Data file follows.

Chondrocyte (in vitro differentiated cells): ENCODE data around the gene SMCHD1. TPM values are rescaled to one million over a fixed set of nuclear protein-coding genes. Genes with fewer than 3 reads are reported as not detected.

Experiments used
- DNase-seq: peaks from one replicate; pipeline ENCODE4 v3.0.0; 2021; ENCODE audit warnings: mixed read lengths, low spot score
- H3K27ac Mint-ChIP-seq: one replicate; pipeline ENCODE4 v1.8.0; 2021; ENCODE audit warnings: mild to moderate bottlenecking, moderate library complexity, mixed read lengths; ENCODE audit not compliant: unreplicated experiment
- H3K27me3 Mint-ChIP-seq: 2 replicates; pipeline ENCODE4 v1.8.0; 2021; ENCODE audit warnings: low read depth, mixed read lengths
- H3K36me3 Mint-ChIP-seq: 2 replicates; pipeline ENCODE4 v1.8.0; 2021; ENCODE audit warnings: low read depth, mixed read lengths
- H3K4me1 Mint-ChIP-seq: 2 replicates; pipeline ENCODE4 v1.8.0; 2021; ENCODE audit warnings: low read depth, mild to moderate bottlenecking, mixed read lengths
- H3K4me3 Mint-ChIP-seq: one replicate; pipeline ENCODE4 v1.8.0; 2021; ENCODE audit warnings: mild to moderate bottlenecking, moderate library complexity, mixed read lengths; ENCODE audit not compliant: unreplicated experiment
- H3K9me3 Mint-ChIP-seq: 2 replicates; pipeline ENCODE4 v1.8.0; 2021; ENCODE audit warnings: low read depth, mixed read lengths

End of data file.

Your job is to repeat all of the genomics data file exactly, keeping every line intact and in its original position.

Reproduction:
Chondrocyte (in vitro differentiated cells): ENCODE data around the gene SMCHD1. TPM values are rescaled to one million over a fixed set of nuclear protein-coding genes. Genes with fewer than 3 reads are reported as not detected.

Experiments used
- DNase-seq: peaks from one replicate; pipeline ENCODE4 v3.0.0; 2021; ENCODE audit warnings: mixed read lengths, low spot score
- H3K27ac Mint-ChIP-seq: one replicate; pipeline ENCODE4 v1.8.0; 2021; ENCODE audit warnings: mild to moderate bottlenecking, moderate library complexity, mixed read lengths; ENCODE audit not compliant: unreplicated experiment
- H3K27me3 Mint-ChIP-seq: 2 replicates; pipeline ENCODE4 v1.8.0; 2021; ENCODE audit warnings: low read depth, mixed read lengths
- H3K36me3 Mint-ChIP-seq: 2 replicates; pipeline ENCODE4 v1.8.0; 2021; ENCODE audit warnings: low read depth, mixed read lengths
- H3K4me1 Mint-ChIP-seq: 2 replicates; pipeline ENCODE4 v1.8.0; 2021; ENCODE audit warnings: low read depth, mild to moderate bottlenecking, mixed read lengths
- H3K4me3 Mint-ChIP-seq: one replicate; pipeline ENCODE4 v1.8.0; 2021; ENCODE audit warnings: mild to moderate bottlenecking, moderate library complexity, mixed read lengths; ENCODE audit not compliant: unreplicated experiment
- H3K9me3 Mint-ChIP-seq: 2 replicates; pipeline ENCODE4 v1.8.0; 2021; ENCODE audit warnings: low read depth, mixed read lengths